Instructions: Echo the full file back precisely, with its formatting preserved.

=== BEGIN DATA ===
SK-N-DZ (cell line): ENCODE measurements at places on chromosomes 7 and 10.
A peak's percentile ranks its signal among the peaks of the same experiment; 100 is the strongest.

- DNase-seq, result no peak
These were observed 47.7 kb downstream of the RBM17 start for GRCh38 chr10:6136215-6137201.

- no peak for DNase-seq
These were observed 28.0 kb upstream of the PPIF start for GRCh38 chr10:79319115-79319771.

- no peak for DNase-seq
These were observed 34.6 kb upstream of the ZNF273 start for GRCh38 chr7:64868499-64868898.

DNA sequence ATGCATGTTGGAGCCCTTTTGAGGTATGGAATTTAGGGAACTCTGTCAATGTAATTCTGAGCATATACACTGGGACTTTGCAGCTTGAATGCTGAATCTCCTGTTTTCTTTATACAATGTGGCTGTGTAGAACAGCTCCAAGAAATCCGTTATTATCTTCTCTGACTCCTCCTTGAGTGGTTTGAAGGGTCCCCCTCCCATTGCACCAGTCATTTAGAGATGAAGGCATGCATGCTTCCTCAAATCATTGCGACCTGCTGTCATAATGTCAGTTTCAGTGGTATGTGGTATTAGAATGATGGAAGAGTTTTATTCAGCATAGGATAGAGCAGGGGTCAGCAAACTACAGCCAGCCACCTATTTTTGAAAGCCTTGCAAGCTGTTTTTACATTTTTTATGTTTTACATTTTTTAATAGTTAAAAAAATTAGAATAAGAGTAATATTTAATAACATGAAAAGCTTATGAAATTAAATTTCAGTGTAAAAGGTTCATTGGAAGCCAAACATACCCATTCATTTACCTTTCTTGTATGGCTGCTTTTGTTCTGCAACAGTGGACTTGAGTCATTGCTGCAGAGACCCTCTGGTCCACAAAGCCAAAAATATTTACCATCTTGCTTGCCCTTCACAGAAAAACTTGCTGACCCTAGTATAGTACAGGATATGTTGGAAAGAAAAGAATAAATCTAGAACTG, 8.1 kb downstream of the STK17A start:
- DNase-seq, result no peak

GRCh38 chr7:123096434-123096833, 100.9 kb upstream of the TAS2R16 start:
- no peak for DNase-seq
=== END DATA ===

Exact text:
SK-N-DZ (cell line): ENCODE measurements at places on chromosomes 7 and 10.
A peak's percentile ranks its signal among the peaks of the same experiment; 100 is the strongest.

- DNase-seq, result no peak
These were observed 47.7 kb downstream of the RBM17 start for GRCh38 chr10:6136215-6137201.

- no peak for DNase-seq
These were observed 28.0 kb upstream of the PPIF start for GRCh38 chr10:79319115-79319771.

- no peak for DNase-seq
These were observed 34.6 kb upstream of the ZNF273 start for GRCh38 chr7:64868499-64868898.

DNA sequence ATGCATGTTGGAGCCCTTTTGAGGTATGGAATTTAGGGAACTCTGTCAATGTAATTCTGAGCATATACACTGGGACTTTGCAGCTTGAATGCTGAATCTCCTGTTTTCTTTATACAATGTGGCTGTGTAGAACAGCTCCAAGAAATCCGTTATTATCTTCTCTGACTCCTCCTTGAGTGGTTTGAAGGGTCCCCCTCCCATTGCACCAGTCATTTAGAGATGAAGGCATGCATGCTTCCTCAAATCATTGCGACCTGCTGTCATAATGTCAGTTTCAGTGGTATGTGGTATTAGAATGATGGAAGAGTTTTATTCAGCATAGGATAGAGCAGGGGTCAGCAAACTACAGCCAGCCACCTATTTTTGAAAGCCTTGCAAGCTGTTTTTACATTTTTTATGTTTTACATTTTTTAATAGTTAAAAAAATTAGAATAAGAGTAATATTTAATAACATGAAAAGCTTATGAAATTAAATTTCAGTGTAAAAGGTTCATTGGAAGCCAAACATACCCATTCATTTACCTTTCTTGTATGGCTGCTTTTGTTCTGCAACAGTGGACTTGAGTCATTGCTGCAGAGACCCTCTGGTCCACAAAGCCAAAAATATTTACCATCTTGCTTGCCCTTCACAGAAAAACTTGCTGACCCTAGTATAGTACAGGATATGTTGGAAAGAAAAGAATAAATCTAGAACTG, 8.1 kb downstream of the STK17A start:
- DNase-seq, result no peak

GRCh38 chr7:123096434-123096833, 100.9 kb upstream of the TAS2R16 start:
- no peak for DNase-seq